The First Word: Isle of Hope, Isle of Tears

By Patricia Harty, Editor-in-Chief
December / January 2008

My god, what they went through to get here.  Whenever I forget the lot of early Irish immigrants to America, something pulls me back. As I write this, I have open in front of me a book called Forgotten Ellis Island: The Extraordinary Story of America’s Immigrant Hospital by Lorie Conway. (Smithsonian Books). Lorie’s book is dedicated to her son Max “whose great-grandfather Edward Conway immigrated to American in 1900 at the age of 18. Arriving at Ellis Island from Ballina, Ireland, he had two dollars in his pocket.”

Opposite the dedication is a full page photo of the nurses and doctors who staffed the Ellis Island Hospital – many Irish faces among them. Another photo shows a young patient on the steps of the hospital with nurse Jennie Colligan, who went by the nickname “Mother.”  I’m only on page 40 of this 200-page book when the tears come. “I think the worst memory I have of Ellis Island was the physical because the doctors were seated at a long table with a basin full of potassium chloride and you had to stand in front of them….And you had to reveal yourself…. Right there in front of everyone, I mean, it wasn’t private! It’s a very unpleasant memory,” remembers one Irish immigrant. “We went to this big, open room, and there were a couple of doctors there, and they tell you, ‘Strip.’ And my mother had never, ever undressed in front of us. In those days nobody would. She was so embarrassed…”  recalls an immigrant from Wales. Page 37 shows a photograph of a dozen young men with a chalk mark X on their coats identifying them for further medical and mental testing. The X usually signaled the beginning of deportation proceedings.

The book has many never-before-published photographs and stories from patients and medical staff. We learn that “Often times a child with tracoma would be denied entry, requiring one of the parents to [return home] with it. The mother and the rest of the children would have to return to Europe with the diseased one, and until the boat sailed, the father, wretched and unhappy, would haunt the detention quarters, while his family kept up a constant wailing and crying.”

Since burial was not permitted on Ellis Island, many immigrants who never made it out of the hospital were buried in paupers’ graves in cemeteries around New York City. As one record noted: “Received from the chief Medical Officer, the following property of Edward Moran, age 55 years, admitted to the hospital, Feb. 14, 1928 and died in this institution Feb. 18, 1928: 1 hat, 1 pair shoes, 1 gray suit, 1 white shirt, 1 pair socks, 1 pair garters, 1 union suit, 1 belt, 1 overcoat, 1 pair gloves, 1 watch, keys, rosary beads, $23.15.”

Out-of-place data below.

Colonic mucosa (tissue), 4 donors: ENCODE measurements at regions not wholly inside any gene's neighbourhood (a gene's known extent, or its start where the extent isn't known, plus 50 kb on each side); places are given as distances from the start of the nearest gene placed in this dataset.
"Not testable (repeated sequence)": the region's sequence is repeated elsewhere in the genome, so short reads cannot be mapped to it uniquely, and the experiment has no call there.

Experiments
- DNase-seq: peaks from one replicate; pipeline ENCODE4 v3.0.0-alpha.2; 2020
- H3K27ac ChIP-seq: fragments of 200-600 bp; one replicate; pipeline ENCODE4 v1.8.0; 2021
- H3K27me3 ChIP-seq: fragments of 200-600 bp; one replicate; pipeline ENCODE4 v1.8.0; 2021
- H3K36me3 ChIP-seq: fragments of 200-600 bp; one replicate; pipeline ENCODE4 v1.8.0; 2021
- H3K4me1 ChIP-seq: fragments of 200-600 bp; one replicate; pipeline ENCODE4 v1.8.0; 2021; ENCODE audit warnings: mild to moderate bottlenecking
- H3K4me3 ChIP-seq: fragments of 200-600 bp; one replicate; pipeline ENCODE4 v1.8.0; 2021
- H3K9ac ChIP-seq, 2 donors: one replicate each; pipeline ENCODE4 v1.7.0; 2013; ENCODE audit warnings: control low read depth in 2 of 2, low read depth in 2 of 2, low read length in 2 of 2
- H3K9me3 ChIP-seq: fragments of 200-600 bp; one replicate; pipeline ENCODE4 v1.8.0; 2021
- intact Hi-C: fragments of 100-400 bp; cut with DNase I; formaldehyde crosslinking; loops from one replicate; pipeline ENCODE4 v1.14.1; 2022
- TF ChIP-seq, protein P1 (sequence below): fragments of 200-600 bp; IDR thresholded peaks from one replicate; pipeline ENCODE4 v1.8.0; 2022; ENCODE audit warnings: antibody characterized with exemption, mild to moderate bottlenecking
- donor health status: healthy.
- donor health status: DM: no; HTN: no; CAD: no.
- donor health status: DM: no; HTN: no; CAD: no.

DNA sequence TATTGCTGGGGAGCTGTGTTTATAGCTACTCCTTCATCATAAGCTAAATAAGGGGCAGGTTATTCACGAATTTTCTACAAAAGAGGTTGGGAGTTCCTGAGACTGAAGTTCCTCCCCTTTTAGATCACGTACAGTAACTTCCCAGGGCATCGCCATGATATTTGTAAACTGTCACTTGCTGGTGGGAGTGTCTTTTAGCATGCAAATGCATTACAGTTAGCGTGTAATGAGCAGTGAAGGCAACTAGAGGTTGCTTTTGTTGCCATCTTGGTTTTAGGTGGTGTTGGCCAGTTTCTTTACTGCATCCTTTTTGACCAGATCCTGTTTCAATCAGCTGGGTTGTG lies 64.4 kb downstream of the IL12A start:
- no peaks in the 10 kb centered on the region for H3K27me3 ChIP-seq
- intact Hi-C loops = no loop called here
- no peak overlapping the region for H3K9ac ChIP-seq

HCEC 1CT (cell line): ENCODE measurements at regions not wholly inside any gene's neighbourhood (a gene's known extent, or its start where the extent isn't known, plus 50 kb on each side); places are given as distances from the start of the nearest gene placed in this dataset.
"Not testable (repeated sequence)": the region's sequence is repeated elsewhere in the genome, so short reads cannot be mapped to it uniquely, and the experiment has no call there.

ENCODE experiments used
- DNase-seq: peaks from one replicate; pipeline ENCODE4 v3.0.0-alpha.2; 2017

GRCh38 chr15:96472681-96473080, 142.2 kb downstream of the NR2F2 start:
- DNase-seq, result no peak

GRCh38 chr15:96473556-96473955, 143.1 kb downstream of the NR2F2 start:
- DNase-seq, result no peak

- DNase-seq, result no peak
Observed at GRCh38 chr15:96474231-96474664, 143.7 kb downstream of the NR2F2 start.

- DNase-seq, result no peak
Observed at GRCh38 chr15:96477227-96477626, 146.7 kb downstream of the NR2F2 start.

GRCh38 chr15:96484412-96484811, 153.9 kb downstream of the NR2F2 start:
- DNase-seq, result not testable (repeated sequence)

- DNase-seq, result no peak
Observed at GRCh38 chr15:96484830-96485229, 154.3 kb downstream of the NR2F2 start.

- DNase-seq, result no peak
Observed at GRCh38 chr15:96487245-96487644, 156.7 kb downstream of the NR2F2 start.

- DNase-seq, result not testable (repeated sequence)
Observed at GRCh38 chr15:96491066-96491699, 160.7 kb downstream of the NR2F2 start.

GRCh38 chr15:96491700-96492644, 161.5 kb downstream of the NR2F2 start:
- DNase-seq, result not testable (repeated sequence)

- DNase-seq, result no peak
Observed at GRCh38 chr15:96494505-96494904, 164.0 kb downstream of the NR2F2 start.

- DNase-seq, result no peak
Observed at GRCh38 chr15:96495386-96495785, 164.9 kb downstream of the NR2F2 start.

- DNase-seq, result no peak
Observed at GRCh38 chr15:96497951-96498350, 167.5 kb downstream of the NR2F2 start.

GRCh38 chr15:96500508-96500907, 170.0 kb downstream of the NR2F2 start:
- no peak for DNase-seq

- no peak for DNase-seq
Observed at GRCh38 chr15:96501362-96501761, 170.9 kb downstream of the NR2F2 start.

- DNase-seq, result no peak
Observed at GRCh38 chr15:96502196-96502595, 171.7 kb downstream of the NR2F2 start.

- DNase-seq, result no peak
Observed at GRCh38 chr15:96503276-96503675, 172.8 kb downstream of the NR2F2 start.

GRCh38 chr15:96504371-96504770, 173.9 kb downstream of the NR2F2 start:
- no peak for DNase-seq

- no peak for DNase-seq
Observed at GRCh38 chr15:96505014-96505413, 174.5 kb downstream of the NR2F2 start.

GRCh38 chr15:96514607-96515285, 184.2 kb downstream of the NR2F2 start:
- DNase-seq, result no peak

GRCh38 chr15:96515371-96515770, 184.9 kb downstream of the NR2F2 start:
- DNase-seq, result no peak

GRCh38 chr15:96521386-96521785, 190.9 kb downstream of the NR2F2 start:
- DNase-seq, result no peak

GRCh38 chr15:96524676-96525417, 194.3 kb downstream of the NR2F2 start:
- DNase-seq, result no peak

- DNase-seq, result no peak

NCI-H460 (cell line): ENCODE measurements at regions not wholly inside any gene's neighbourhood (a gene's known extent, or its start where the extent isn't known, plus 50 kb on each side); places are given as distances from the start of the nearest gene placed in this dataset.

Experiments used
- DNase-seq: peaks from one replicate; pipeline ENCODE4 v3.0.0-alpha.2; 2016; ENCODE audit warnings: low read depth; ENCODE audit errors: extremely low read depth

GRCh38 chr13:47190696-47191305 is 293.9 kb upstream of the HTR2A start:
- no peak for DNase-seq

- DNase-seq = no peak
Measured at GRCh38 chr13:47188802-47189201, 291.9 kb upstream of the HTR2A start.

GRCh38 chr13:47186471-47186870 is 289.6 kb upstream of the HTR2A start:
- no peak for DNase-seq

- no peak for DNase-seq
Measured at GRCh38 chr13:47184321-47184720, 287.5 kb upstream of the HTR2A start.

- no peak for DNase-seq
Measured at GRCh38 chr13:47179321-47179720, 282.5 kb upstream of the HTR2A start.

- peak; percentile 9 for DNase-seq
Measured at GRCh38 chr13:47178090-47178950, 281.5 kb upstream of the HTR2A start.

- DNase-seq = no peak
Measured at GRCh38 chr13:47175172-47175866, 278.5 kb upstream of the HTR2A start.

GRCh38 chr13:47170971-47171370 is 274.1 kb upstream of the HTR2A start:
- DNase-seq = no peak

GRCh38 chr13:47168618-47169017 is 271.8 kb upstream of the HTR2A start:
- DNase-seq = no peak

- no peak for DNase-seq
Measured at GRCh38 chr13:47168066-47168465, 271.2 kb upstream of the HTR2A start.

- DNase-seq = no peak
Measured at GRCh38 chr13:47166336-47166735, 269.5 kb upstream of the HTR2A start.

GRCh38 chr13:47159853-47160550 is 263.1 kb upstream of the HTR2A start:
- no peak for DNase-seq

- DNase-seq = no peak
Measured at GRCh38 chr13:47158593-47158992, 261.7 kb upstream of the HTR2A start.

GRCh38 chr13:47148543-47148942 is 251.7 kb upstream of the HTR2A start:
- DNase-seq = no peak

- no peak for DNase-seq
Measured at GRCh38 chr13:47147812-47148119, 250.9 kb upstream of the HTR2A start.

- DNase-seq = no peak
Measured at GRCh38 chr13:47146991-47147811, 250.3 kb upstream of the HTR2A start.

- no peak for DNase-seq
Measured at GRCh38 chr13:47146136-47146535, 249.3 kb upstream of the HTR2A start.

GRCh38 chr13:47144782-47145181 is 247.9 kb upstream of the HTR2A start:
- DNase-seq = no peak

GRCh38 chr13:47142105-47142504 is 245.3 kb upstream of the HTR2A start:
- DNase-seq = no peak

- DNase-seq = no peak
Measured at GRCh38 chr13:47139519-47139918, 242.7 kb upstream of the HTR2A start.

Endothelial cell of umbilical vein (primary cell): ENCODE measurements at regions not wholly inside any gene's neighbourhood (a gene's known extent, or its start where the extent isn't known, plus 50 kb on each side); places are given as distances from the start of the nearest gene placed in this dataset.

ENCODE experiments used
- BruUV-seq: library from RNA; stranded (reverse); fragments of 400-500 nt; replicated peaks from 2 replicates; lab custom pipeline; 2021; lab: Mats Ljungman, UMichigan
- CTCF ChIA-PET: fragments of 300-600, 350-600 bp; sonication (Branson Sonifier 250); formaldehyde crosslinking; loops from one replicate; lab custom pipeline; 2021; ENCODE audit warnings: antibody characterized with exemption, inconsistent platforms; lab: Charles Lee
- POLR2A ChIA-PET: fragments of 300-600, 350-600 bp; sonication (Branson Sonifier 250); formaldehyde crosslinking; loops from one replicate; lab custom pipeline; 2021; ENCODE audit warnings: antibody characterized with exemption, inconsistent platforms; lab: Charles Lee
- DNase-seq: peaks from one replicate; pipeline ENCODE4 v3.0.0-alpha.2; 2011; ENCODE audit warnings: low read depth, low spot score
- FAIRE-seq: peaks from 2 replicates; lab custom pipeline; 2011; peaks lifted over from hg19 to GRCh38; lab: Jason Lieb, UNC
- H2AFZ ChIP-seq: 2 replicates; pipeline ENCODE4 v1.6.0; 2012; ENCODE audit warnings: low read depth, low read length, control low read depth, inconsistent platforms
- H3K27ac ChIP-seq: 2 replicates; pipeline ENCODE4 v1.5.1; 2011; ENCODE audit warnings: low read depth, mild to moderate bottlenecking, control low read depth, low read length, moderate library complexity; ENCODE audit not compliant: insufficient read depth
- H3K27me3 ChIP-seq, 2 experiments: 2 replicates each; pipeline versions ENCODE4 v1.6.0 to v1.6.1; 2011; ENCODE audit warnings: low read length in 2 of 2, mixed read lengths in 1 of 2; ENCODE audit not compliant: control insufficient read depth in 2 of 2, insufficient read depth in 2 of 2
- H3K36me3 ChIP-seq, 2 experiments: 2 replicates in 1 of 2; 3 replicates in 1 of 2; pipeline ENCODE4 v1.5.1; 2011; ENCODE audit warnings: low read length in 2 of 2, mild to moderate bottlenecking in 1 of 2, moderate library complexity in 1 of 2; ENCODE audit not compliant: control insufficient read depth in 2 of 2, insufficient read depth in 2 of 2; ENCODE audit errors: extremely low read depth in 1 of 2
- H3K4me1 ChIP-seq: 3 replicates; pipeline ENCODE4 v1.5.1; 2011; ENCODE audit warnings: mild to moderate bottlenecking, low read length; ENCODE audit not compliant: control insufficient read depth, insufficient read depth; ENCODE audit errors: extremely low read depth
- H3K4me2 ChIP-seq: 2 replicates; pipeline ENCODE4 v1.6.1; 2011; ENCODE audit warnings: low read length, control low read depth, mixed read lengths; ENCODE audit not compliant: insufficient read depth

As tough as it was there was also  much kindness. Rev. Grogan, Catholic chaplain at Ellis Island 1900-1923, wrote: “I have been in daily contact with the doctors and nurses and can testify to the kindness and care that the patients receive at their hands. It is not generally known that the hospital physicians and surgeons often call in specialists from the city in doubtful and obstinate cases.”

Reluctantly, I put the book aside and get back to the business of editing the Business 100 bios and profiles. They are an impressive bunch, and as usual when I work on our Top 100 list I’m struck by the incredible success these descendants of Irish immigrants have achieved. Some have ancestors who went through Ellis Island, others come from families who migrated even earlier, landing in Boston Harbor and New Orleans. And a couple of our honorees are latter-day immigrants who left Ireland in the last 10 to 20 years before the Celtic Tiger economy took hold. I’m especially struck by the story of Sean Conlon, an Irish immigrant who at 20 started life in the U.S. working for a cousin who felt he would make a great janitor. At 38, Conlon is now one of the biggest property developers in Chicago.By holding on to the ideal that “you could be anything you wanted to be in America,” Conlon achieved his American dream, as did that immigrant of the last century, Edward Conway, who by 1915, at age 33, owned a home for his family. And so we dedicate this issue to a country where dreams can still come true. And as we pay tribute to those on our Business 100 list we put forth the hope that today’s immigrants, Irish and otherwise, who languish on the sidelines waiting for proper documentation, will eventually get through the process and have a shot at keeping the American dream alive.

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